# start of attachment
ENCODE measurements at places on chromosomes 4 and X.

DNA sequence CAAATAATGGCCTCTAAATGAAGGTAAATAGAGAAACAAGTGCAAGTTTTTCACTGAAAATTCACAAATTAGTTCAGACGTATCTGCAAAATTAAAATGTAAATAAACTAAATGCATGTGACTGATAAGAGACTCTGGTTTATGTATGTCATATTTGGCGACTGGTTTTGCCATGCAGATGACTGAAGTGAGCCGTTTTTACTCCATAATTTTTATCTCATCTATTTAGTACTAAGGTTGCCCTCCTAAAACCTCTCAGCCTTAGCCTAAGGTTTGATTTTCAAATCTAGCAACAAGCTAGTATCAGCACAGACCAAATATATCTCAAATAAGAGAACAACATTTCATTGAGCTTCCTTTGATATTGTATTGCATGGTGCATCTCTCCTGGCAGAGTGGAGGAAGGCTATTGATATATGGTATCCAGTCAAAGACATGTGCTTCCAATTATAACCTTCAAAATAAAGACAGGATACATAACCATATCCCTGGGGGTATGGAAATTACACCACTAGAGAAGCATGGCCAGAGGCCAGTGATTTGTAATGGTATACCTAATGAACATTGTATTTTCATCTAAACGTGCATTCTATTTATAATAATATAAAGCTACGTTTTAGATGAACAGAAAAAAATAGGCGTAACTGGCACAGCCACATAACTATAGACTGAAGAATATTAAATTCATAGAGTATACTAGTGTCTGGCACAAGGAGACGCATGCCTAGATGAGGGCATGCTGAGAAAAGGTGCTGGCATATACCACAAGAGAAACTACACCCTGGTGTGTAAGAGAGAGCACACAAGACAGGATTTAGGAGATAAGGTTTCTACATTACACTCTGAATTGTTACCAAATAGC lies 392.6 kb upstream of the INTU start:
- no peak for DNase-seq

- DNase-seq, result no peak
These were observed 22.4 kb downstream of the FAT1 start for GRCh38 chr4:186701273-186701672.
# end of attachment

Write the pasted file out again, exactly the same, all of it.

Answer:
ENCODE measurements at places on chromosomes 4 and X.

DNA sequence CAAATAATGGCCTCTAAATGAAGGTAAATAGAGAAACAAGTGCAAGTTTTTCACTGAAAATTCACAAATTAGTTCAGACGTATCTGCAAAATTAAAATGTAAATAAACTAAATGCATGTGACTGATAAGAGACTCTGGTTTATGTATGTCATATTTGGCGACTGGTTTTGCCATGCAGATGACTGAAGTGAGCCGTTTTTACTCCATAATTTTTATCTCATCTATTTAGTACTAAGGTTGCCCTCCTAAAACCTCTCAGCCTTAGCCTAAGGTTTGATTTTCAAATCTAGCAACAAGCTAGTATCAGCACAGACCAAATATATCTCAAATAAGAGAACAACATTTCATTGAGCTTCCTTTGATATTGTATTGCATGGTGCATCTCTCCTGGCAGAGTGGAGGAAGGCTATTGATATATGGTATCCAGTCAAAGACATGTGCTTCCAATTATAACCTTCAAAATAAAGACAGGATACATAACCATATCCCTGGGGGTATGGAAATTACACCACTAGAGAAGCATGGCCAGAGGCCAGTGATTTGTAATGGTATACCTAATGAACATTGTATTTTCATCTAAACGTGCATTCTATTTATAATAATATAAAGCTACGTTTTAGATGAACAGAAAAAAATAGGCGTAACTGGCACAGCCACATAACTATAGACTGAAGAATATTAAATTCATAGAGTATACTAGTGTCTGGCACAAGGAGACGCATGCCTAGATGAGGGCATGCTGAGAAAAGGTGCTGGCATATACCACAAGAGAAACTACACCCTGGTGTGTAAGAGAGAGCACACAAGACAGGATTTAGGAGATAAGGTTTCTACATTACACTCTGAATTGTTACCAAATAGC lies 392.6 kb upstream of the INTU start:
- no peak for DNase-seq

- DNase-seq, result no peak
These were observed 22.4 kb downstream of the FAT1 start for GRCh38 chr4:186701273-186701672.